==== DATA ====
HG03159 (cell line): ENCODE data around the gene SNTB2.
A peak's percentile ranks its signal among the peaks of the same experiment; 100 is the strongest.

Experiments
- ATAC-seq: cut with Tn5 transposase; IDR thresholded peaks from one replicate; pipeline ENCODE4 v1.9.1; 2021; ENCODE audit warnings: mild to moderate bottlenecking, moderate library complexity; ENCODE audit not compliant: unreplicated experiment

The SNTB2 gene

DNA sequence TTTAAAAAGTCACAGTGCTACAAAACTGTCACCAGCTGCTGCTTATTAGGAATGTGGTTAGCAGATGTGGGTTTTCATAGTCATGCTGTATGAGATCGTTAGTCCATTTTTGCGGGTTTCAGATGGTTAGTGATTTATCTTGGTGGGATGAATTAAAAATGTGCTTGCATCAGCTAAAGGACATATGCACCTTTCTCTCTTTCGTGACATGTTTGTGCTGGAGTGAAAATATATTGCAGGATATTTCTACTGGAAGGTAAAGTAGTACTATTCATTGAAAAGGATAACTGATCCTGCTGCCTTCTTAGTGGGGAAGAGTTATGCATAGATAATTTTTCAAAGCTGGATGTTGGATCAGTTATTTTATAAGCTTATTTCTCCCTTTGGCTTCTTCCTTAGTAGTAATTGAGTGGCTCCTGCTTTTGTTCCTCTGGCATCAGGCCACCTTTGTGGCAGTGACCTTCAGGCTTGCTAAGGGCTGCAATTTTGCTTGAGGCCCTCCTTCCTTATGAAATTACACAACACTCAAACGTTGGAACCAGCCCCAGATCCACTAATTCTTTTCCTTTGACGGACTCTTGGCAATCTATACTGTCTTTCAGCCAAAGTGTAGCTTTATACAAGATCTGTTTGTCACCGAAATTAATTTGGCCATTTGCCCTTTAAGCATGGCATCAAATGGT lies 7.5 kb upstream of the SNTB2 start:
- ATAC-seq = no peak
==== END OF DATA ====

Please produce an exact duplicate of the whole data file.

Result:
HG03159 (cell line): ENCODE data around the gene SNTB2.
A peak's percentile ranks its signal among the peaks of the same experiment; 100 is the strongest.

Experiments
- ATAC-seq: cut with Tn5 transposase; IDR thresholded peaks from one replicate; pipeline ENCODE4 v1.9.1; 2021; ENCODE audit warnings: mild to moderate bottlenecking, moderate library complexity; ENCODE audit not compliant: unreplicated experiment

The SNTB2 gene

DNA sequence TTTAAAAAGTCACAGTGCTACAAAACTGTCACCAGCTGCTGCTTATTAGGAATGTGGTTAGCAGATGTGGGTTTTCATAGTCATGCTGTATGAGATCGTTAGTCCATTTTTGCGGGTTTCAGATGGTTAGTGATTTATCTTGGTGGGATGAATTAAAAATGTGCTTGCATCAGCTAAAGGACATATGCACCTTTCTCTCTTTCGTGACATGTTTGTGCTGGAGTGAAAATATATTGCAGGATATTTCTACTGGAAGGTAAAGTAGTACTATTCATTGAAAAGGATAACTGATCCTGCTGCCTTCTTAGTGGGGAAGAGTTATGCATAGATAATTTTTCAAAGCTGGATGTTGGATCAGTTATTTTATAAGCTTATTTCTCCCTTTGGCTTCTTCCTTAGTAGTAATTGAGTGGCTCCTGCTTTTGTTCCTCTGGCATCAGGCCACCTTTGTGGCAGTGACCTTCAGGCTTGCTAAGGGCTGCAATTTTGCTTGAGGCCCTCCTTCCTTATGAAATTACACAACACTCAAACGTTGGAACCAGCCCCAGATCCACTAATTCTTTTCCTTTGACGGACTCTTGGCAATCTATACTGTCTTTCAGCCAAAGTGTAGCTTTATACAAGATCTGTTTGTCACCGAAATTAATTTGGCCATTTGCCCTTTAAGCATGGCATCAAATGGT lies 7.5 kb upstream of the SNTB2 start:
- ATAC-seq = no peak